The Economist, one of the world’s most influential weekly magazines—and a champion of the free market, to boot—has weighed in on Narendra Modi and the Gujarat elections in the latest issue:
AS A cheerleader for the emerging India, a giant democracy with—at last—an economy to match, Narendra Modi is a disgrace. His six-year leadership of Gujarat, a booming western state, is widely cited as a paragon of economic management. But double-digit growth is not all that Modi—who is seeking re-election in a poll due to begin on December 11—is alleged to have orchestrated.
There is also the small matter of 2,000 murdered Muslims, victims of a 2002 pogrom carried out by his Hindu-nationalist followers with the collusion of Gujarat’s bureaucracy and police…. A small matter, however, is just how the pogrom is viewed in Gujarat, the birth-place of Mahatma Gandhi, and a bastion of prohibition, vegetarianism and gnat-respecting Jains. Its last election, later in 2002, gave Modi a thumping majority, biggest in those districts where the bloodshed was worst….
This time Modi’s campaign has been more sober. He has unleashed the odd rant against “terrorists”, and a few barbs at Musharraf. But the BJP’s leader has been much keener to trumpet Gujarat’s recent economic performance—including growth of 11.5% last year. The change of tack may be because he is chary of the contempt the outside world holds for him. In 2005 America revoked his visa. EU countries have also denied him diplomatic status. This has been damaging to his ambitions to lead the BJP, and India. Modi is already its most globe-trotting state boss. This year he has visited China, South Korea, Japan and Switzerland.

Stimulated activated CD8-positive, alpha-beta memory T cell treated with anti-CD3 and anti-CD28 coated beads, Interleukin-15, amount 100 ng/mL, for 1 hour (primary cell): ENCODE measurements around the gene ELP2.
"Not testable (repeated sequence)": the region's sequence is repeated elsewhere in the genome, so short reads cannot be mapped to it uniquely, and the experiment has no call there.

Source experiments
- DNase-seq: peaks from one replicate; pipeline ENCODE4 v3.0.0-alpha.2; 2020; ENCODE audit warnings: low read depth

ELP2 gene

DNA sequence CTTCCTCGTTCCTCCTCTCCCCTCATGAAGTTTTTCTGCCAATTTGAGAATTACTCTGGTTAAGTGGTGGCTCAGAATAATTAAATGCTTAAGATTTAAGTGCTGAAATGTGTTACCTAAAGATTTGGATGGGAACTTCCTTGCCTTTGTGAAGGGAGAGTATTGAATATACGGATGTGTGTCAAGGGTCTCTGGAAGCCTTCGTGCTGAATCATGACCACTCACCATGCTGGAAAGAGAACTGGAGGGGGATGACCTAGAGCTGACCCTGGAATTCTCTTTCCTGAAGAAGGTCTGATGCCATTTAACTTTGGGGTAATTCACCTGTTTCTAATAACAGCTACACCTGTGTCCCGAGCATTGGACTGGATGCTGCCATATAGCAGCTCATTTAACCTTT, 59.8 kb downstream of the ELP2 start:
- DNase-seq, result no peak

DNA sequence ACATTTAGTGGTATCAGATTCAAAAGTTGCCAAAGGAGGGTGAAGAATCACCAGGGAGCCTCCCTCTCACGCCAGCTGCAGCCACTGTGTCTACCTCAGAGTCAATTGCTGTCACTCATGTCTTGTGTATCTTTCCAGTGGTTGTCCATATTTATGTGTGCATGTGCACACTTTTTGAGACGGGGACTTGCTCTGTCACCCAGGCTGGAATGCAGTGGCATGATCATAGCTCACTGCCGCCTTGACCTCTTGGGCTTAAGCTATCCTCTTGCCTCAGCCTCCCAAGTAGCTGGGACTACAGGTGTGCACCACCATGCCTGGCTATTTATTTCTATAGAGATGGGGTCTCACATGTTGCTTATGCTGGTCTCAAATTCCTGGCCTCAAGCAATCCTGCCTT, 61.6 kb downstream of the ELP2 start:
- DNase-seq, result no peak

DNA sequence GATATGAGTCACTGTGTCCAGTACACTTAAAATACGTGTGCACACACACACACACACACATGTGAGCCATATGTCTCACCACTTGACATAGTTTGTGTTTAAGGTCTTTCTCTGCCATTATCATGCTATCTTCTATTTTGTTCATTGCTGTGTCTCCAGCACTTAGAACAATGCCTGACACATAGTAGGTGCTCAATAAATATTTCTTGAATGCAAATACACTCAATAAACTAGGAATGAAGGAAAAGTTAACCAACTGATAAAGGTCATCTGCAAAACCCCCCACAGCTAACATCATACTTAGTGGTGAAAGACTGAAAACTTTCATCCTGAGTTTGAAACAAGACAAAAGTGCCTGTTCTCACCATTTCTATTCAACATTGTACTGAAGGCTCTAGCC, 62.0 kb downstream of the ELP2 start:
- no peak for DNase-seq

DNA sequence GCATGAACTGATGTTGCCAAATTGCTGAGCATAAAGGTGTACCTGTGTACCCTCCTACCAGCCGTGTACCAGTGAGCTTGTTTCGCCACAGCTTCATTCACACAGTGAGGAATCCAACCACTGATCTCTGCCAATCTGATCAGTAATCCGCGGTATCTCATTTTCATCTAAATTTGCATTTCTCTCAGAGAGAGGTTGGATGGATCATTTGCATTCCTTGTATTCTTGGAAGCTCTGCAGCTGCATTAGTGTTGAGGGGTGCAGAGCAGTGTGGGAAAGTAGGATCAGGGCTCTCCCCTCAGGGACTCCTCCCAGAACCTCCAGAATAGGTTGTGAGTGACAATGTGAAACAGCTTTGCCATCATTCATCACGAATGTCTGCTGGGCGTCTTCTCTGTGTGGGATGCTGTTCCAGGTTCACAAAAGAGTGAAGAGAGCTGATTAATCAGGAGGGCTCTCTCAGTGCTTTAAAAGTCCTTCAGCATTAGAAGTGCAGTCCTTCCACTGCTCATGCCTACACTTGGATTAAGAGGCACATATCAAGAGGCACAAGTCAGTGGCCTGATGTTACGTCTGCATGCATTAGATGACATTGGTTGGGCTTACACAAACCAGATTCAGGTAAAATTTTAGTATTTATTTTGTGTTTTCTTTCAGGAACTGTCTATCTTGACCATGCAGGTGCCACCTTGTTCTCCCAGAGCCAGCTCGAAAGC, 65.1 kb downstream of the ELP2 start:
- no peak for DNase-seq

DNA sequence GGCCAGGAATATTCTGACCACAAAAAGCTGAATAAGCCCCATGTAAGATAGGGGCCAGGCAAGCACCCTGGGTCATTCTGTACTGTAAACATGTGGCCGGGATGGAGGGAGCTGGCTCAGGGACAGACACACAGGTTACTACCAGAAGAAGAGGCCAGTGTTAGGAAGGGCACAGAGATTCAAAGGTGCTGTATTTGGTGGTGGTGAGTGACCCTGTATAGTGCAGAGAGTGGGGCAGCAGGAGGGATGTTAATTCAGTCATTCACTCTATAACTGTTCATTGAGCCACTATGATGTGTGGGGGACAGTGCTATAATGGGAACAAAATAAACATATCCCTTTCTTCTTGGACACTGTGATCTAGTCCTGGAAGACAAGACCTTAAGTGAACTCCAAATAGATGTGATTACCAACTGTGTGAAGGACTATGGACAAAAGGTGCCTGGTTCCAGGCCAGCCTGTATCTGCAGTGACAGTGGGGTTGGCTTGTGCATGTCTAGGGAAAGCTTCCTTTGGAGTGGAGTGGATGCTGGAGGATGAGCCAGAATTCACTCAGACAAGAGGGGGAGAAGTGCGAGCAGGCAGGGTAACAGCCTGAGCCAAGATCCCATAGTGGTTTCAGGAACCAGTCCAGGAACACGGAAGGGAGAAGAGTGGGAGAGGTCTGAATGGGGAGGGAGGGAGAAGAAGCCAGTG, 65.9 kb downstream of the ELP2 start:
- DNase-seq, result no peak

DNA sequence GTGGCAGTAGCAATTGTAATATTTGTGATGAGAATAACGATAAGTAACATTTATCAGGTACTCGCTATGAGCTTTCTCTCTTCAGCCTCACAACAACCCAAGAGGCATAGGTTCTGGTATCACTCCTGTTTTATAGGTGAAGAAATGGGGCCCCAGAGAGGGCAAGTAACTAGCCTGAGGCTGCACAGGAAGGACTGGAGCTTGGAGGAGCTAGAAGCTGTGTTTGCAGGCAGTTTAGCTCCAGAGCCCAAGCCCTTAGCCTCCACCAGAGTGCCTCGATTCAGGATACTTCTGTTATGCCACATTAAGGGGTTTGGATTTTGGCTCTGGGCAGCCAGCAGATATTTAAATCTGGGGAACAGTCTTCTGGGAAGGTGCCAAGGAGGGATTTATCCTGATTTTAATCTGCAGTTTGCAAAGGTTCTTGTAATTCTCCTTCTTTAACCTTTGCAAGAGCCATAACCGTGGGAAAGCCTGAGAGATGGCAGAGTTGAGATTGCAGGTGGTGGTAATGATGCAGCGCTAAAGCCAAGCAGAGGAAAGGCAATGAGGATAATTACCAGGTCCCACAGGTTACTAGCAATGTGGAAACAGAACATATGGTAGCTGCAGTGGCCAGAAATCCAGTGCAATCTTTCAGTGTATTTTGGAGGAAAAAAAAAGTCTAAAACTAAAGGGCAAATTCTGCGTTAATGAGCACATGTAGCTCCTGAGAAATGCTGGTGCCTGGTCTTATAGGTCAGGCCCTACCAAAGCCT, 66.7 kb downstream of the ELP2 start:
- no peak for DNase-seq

But elections in India are not won by leading trade delegations—even in Gujarat, which has 24% of India’s coastline and a proud commercial tradition. Moreover the slogan Modi is most associated with, “Vibrant Gujarat”—the name of a biennial trade fair he has staged—recalls the ill-fated “India Shining” campaign run by India’s last BJP-led government for the general election in 2004. It was turfed out by the masses for whom India did not shine. Many in the Congress party, which leads the coalition that won that election, predict that Modi will suffer the same fate….
Text courtesy: The Economist
Read the full text here: Don’t mention the massacre